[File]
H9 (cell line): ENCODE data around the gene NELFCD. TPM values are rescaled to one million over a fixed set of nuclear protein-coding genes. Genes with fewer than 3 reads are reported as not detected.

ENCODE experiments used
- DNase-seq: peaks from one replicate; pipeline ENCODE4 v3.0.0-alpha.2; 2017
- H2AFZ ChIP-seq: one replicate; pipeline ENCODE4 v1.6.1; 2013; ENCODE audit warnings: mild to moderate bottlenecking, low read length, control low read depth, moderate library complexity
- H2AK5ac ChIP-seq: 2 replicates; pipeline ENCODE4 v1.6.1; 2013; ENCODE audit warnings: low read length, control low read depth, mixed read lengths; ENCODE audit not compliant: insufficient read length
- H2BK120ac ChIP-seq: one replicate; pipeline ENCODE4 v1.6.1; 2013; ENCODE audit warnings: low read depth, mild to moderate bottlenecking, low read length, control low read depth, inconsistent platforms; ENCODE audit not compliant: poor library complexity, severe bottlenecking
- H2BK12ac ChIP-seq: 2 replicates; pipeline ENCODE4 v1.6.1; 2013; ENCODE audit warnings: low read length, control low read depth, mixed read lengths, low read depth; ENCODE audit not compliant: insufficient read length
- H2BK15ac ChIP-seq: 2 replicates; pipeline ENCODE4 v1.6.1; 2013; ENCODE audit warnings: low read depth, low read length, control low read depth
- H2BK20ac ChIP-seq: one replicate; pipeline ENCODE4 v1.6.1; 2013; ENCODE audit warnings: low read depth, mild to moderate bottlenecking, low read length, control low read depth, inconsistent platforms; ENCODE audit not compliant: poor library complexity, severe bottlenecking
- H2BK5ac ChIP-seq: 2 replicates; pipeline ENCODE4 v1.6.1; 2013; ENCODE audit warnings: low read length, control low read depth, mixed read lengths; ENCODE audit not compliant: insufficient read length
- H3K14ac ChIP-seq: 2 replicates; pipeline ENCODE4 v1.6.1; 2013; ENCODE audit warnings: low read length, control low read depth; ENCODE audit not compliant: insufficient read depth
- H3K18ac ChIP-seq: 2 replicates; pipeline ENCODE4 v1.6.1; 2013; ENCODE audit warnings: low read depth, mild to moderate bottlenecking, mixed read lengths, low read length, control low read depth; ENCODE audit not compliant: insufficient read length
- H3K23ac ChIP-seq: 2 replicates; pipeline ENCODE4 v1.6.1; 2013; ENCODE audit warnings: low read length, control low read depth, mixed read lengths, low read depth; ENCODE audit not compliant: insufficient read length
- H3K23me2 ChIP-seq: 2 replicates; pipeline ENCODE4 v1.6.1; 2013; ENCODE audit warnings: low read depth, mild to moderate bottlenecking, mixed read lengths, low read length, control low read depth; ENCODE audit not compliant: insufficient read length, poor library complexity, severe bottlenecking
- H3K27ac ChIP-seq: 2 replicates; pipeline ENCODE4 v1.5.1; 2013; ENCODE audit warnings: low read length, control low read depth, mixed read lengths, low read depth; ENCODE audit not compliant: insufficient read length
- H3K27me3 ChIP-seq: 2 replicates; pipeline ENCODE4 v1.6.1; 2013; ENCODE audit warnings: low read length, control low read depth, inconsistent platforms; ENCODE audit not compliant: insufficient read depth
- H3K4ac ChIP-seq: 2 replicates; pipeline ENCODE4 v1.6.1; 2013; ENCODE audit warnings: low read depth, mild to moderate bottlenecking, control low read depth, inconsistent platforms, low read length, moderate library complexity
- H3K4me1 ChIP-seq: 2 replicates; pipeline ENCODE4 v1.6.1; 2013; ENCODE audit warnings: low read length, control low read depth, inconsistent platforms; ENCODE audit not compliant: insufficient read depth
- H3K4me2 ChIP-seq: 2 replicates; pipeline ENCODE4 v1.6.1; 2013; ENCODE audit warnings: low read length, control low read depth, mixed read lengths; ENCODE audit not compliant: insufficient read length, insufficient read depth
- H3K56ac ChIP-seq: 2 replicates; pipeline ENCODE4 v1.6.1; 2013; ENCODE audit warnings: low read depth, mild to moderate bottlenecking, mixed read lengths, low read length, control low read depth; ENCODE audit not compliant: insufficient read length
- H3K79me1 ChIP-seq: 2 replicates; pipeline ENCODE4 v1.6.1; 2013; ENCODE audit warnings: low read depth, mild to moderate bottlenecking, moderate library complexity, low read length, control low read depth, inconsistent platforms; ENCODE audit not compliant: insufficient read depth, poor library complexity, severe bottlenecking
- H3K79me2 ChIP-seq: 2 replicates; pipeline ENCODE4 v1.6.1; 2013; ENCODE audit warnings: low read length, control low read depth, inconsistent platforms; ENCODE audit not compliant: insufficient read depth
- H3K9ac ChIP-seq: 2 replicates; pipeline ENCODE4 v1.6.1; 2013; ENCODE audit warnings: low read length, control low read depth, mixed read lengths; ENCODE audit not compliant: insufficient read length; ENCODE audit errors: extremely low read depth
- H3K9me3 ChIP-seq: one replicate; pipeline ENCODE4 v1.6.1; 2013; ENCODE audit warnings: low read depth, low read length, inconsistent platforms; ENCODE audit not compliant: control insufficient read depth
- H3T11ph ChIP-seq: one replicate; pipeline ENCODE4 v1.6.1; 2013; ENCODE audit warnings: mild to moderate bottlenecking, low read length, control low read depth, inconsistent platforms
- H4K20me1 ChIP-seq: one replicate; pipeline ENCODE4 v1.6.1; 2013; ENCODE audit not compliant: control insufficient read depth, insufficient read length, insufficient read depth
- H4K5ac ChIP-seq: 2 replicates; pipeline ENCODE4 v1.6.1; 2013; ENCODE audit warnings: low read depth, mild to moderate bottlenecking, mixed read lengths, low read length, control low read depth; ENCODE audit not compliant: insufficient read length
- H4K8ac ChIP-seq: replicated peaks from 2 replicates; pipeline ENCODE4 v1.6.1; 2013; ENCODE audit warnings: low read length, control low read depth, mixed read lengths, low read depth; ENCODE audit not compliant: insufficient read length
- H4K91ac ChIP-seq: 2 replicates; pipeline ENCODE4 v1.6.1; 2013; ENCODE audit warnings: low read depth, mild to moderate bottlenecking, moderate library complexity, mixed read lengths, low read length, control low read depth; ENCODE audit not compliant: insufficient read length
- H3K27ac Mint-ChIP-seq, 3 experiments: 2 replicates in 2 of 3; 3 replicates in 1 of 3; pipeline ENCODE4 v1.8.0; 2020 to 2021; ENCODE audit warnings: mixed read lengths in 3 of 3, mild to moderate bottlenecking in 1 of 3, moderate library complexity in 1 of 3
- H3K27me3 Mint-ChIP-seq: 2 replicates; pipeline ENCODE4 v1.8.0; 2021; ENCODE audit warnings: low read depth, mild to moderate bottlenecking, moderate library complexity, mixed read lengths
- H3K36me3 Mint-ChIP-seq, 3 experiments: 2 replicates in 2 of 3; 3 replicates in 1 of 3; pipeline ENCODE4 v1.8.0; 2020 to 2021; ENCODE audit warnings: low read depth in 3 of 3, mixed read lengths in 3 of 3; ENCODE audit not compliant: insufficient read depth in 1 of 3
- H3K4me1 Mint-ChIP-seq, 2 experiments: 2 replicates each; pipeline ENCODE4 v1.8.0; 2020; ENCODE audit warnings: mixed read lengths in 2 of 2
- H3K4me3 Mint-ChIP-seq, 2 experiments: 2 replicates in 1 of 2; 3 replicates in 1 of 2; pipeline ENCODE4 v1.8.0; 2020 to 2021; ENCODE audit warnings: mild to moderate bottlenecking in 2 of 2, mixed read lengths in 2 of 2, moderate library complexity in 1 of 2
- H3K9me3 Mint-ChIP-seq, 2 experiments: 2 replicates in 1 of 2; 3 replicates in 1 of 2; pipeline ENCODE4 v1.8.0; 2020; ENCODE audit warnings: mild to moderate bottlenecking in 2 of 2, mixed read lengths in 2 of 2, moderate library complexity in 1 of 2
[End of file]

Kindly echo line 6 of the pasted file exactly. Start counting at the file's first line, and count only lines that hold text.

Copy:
- H2BK120ac ChIP-seq: one replicate; pipeline ENCODE4 v1.6.1; 2013; ENCODE audit warnings: low read depth, mild to moderate bottlenecking, low read length, control low read depth, inconsistent platforms; ENCODE audit not compliant: poor library complexity, severe bottlenecking